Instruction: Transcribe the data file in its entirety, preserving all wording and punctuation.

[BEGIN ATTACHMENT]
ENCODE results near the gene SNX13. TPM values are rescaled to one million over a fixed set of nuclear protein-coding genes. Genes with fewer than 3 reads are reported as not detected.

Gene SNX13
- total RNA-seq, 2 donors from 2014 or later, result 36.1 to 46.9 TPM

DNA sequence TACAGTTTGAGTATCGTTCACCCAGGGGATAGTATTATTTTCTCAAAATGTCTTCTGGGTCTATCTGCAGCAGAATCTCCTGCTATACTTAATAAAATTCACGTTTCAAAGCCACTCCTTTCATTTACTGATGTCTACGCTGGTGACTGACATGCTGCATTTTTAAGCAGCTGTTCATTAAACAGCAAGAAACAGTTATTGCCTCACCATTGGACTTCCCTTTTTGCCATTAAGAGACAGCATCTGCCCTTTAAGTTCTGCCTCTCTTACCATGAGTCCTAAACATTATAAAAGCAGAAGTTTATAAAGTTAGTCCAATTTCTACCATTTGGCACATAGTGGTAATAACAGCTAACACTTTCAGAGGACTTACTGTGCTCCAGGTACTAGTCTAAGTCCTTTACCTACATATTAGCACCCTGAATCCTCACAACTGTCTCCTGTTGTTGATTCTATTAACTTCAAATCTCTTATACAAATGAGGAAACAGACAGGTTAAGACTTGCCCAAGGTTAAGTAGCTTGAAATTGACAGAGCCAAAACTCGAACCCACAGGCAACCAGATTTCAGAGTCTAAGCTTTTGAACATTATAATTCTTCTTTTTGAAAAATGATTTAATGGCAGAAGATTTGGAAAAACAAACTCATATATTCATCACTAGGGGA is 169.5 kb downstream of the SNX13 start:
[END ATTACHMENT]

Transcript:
ENCODE results near the gene SNX13. TPM values are rescaled to one million over a fixed set of nuclear protein-coding genes. Genes with fewer than 3 reads are reported as not detected.

Gene SNX13
- total RNA-seq, 2 donors from 2014 or later, result 36.1 to 46.9 TPM

DNA sequence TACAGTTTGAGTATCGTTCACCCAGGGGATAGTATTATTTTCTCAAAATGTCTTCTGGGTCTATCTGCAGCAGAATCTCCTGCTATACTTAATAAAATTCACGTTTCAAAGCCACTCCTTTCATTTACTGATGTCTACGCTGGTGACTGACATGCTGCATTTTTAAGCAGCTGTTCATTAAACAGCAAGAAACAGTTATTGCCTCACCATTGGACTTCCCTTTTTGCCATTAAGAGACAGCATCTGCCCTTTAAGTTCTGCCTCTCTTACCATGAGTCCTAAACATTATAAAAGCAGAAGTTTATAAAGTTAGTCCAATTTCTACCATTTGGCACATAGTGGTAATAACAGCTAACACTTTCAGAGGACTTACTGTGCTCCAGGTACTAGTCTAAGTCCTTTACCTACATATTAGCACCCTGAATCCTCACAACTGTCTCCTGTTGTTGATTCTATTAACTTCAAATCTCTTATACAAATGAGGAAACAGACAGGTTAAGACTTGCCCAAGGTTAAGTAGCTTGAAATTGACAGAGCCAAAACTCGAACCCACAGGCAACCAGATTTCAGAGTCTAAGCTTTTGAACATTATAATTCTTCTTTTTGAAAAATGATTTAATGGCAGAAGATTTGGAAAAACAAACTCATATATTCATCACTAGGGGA is 169.5 kb downstream of the SNX13 start: